If you’re in need of food while school is not in session, please visit: foodfinder.us to find local organizations throughout our community who provide free meals.
Disclaimer: for the most up-to-date information, contact the nutritionist, Kristen Feaga at firstname.lastname@example.org or 717-735-1721 or ext. 1721. Thank you!
We understand that food allergies can be very serious, which is why we are working together with the student health department to take all precautions possible when it comes to allergies and your child. Please have a medical professional (e.g. doctor, nurse practitioner, physician assistant) fill out this form if your student has a medical condition that affects their diet. Submit this to the student health department or the food services department. Thank you!
**Although all allergies are taken seriously, substitutions are only made by request for students with disabling food allergies and medical conditions.**
We do have a gluten-free menu for those with celiac disease as well as a gluten-free elect menu, please contact the nutritionist. Thank you!
Subscribe to National Food Recalls at: foodsafety.gov
For the most up-to-date Carbohydrate Counts — access our menus on SchoolCafe.com
What can I do, as a parent, to make my child eat better?
- Be a role model!
- Eat together as a family for meals, when possible.
- Encourage eating for satiety (fullness) not to clean your plate. Cleaning your plate teaches us to ignore when we’re full and encourages us to overeat!
- Discuss the menu with your child before they get to school, so they know what to expect and how you feel about the various menu options.
- Talk about fresh fruits and vegetables often at home. Buy a new produce item in the grocery store and try a new recipe online.
- Cook and prepare meals with your children. They’re more likely to try new foods it they help in the kitchen.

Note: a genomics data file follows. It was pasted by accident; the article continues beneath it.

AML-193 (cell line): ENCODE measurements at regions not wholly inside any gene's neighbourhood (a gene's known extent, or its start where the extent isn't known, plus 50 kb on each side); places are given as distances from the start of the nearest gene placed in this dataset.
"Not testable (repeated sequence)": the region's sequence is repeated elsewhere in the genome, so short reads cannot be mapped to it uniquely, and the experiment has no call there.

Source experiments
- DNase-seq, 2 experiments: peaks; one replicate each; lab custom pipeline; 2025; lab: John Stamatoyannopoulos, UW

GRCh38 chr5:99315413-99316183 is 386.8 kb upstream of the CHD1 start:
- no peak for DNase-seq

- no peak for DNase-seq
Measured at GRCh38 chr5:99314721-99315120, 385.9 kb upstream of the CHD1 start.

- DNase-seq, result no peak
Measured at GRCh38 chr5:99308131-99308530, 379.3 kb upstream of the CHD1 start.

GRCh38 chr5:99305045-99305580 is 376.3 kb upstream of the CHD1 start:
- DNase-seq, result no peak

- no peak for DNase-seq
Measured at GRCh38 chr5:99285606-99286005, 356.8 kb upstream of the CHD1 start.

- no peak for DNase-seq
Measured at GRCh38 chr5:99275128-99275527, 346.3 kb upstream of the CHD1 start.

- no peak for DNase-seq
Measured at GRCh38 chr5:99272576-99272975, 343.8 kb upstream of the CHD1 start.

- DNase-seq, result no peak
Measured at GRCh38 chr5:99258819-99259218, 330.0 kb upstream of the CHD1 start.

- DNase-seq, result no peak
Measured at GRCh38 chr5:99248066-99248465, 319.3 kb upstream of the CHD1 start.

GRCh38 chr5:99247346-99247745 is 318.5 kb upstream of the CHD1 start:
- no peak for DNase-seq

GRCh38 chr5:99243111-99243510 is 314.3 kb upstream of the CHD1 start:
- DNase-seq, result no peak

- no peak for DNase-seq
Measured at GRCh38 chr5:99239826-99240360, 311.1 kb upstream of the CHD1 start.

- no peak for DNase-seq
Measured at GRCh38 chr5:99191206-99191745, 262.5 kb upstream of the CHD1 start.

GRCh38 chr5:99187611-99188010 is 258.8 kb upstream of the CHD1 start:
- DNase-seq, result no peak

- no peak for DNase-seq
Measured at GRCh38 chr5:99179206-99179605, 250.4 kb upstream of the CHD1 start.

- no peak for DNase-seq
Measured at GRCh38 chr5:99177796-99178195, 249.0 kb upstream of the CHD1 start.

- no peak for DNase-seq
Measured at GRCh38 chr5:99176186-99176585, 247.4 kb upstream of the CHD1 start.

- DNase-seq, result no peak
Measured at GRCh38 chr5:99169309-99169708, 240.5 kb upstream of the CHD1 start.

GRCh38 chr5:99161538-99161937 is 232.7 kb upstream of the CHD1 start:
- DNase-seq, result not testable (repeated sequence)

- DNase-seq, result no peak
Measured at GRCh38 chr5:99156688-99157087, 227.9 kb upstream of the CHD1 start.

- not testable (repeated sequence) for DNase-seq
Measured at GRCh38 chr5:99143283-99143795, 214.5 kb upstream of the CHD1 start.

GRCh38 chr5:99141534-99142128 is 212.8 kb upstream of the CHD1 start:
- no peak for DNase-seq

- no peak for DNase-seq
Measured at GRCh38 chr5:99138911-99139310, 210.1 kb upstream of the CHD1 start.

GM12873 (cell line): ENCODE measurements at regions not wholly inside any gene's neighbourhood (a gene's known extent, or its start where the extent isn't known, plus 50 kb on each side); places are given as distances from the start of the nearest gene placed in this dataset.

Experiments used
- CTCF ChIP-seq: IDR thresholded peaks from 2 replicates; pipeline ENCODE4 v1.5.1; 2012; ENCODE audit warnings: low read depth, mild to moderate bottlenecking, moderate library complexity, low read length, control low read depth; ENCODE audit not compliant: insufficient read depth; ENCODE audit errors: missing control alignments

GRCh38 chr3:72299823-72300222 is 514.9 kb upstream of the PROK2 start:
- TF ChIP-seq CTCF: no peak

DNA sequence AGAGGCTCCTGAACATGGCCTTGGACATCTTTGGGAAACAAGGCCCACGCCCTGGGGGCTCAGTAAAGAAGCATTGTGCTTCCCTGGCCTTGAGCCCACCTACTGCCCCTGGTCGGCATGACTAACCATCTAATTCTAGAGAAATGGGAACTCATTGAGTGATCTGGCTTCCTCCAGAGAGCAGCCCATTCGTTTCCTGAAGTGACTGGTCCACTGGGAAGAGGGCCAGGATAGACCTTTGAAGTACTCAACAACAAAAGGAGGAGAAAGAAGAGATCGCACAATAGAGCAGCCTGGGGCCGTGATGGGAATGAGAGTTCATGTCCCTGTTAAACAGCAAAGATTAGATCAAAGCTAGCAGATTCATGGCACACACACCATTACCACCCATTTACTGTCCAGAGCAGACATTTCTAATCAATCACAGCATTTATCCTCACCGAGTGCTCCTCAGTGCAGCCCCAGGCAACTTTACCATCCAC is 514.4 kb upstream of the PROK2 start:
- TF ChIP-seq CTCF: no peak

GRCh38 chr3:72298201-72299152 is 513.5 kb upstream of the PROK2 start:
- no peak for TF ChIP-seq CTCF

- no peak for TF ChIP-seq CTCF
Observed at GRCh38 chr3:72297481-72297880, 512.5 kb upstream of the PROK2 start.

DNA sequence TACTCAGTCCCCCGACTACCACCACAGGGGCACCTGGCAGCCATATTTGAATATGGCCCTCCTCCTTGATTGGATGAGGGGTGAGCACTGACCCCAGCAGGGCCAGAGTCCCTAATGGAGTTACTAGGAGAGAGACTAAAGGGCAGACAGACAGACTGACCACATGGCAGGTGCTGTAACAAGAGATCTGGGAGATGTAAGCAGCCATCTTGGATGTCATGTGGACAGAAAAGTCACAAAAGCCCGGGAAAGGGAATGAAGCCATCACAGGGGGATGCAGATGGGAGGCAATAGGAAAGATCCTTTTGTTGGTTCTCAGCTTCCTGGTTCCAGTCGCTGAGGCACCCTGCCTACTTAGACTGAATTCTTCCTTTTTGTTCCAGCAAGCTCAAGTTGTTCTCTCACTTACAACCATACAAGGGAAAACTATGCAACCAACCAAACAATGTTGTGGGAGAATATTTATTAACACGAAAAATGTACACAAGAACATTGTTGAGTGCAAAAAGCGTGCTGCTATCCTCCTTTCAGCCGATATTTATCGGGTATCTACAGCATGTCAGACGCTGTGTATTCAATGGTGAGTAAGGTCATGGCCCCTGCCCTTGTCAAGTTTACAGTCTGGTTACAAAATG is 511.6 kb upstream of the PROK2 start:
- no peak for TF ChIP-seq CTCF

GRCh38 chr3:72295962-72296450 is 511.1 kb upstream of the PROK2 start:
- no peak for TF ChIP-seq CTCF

- Replace unhealthy snack options with healthier ones: keep yogurt, cut vegetables, fresh fruit, nut butter, lean proteins (e.g. hard-boiled egg, part-skim cheese) and whole grain-based snacks available. Try to vary the snack options each day.
- Take your child with you to the grocery store to help shop for healthy fruits & vegetables.
- Explain to your child about what a well-balanced meal is (includes protein, grain, vegetables, fruit & dairy).
- Teach limiting less healthy foods, not eliminating them! All foods can fit into a healthy diet. It’s all about finding the right balance.
For more ideas visit: http://children.webmd.com/features/your-childs-nutrition-power-parents.
Breaking Your Grade-schooler’s Unhealthy Food Habits from the Academy of Nutrition and Dietetics
School Breakfast Program:
Where do you serve breakfast?
The School Breakfast Program (SBP) is available at every school. Our elementary schools offer breakfast daily in the classroom, where students either pick up their breakfast from a cart or in the cafeteria.
Landis Run, Middle School and High School serve breakfast in the cafeteria.
Why does my child have to take 3 meal items?
Because Manheim Township School District participates in the School Breakfast Program, we must follow government regulations. We offer students various options which include whole grains, fruit and milk. We offer at least 2 choices of whole grain-rich items (many count as two items), 2 choices of fruit and milk daily. Students must take a serving of fruit (100% juice does counts as a fruit) for a reimbursable meal.
For more information about the SBP, please visit or contact the Food & Nutrition Department.
National School Lunch Program:
Why does my child have to take 3 meal components?
Because Manheim Township School District participates in the National School Lunch Program (NSLP), we are required to serve foods based on government set standards. We must offer students 5 meal components (e.g. meat/meat alternates, grain, fruit, vegetable, milk) everyday. Students are required to take 3 of the 5 meal components for optimal calories and nutrients. One of the 3 meal components must include a 1/2 cup of fruit and/or vegetable. These are the requirements to qualify for a reimbursable meal. Students may take all 5 meal components. However, we understand that students have different food preferences, so we allow them to pick and choose which 3 meal components they take, but they must take a fruit or vegetable.
What if my student doesn’t take 3 components for a meal or they refuse a fruit or vegetable?
If a student refuses to make a reimbursable lunch, we must charge them for each item they want individually and not at the meal price.
My child gets free or reduced lunch, when he/she packs can he/she still get a milk for free?
No, due to the regulations of the NSLP, the school will not get federal funding unless the child takes a reimbursable meal. Students must purchase a milk if they pack.
For more information about the NSLP, please visit or contact the Food & Nutrition Department.